Also according to court documents, while on leave, Dennis met with Pittman, advised him that he had obtained money through kickbacks, and asked him for help laundering the funds.    Pittman, owner of a landscaping business, agreed to “run through his company” these bribery proceeds.  After returning to Afghanistan, Dennis sent approximately $60,000 to Pittman contained in toy jingle trucks.    Dennis also arranged for his father to send approximately $20,000 to Pittman, who returned it in the form of purported salary checks from Pittman’s company.

These matters are being investigated by the Special Inspector General for Afghanistan Reconstruction, the FBI, the Army Criminal Investigative Division, the Defense Criminal Investigative Service, and the Air Force Office of Special Investigation.    The prosecution is being handled by Trial Attorney Daniel Butler of the Criminal Division and Assistant U.S. Attorneys Frederick Godwin of the Western District of Tennessee and James Brooks of the Eastern District of Tennessee.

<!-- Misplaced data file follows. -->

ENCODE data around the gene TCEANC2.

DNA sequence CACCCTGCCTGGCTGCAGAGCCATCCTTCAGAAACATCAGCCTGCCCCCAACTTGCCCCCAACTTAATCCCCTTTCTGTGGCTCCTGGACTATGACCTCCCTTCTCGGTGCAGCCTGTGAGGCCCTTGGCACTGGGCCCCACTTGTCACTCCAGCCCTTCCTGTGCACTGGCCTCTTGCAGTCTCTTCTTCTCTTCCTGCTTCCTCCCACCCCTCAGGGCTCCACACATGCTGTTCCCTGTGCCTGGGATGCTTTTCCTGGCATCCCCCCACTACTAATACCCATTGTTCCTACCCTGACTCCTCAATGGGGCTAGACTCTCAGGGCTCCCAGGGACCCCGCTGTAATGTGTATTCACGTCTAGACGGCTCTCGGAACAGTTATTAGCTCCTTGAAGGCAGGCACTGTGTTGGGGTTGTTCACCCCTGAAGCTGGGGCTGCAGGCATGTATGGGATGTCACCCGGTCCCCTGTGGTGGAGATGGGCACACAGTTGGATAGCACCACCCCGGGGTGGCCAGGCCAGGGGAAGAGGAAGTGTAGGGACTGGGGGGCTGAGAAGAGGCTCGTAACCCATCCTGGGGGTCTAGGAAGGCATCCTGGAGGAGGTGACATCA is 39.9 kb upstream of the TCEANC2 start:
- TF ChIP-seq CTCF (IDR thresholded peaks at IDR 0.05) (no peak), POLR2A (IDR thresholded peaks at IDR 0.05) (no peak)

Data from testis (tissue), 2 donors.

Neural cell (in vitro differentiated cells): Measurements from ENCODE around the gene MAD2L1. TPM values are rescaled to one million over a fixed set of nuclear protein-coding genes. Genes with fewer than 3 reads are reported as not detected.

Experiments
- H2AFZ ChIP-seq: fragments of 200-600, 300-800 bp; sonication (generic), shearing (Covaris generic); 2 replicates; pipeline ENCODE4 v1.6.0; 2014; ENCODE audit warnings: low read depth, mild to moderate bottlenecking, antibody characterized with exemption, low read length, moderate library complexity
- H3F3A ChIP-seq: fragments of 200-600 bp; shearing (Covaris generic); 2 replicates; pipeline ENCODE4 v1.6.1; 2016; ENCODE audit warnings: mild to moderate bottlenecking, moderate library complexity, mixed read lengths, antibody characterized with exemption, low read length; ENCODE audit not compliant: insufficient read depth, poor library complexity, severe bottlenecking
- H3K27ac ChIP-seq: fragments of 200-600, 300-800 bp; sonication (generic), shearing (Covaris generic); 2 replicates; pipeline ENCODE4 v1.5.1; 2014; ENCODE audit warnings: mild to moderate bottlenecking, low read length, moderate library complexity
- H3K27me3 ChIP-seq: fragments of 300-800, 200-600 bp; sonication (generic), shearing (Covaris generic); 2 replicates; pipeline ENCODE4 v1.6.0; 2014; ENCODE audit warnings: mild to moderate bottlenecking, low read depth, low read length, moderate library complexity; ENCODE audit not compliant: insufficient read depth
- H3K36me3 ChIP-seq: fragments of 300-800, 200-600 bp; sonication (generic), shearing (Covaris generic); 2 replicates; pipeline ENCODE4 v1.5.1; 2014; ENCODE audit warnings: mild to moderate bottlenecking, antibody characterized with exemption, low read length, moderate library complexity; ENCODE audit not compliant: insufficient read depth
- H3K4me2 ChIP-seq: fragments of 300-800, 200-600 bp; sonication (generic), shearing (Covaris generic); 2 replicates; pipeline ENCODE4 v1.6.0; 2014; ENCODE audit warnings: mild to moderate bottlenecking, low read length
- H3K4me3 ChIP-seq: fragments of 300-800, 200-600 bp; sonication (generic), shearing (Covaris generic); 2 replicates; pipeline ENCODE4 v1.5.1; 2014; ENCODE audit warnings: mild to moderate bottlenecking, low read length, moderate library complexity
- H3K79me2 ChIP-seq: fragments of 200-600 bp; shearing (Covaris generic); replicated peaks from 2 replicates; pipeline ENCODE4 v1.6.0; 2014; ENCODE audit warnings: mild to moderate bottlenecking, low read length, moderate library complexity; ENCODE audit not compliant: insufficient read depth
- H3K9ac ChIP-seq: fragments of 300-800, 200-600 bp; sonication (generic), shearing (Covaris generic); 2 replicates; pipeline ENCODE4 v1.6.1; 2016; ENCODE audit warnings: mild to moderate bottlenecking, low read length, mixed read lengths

Independent Contractor in Afghanistan Pleads Guilty for His Role in Offering $54,000 in Bribes to a U.S. Government Official

Earlier today at the federal courthouse in Brooklyn, N.Y., Akbar Ahmad Sherzai, 49, of Centreville, Va., an independent contractor for a trucking company operating in Afghanistan that was responsible for delivering fuel to U.S. Army installations, pleaded guilty to his role in offering a U.S. Army serviceman $54,000 in bribes to falsify documents to reflect the successful delivery of fuel shipments that Army records indicate were never delivered.  Sherzai faces a maximum of 15 years imprisonment and a $250,000 fine.
Acting Assistant Attorney General Mythili Raman of the Justice Department’s Criminal Division and United States Attorney for the Eastern District of New York Loretta E. Lynch made the announcement.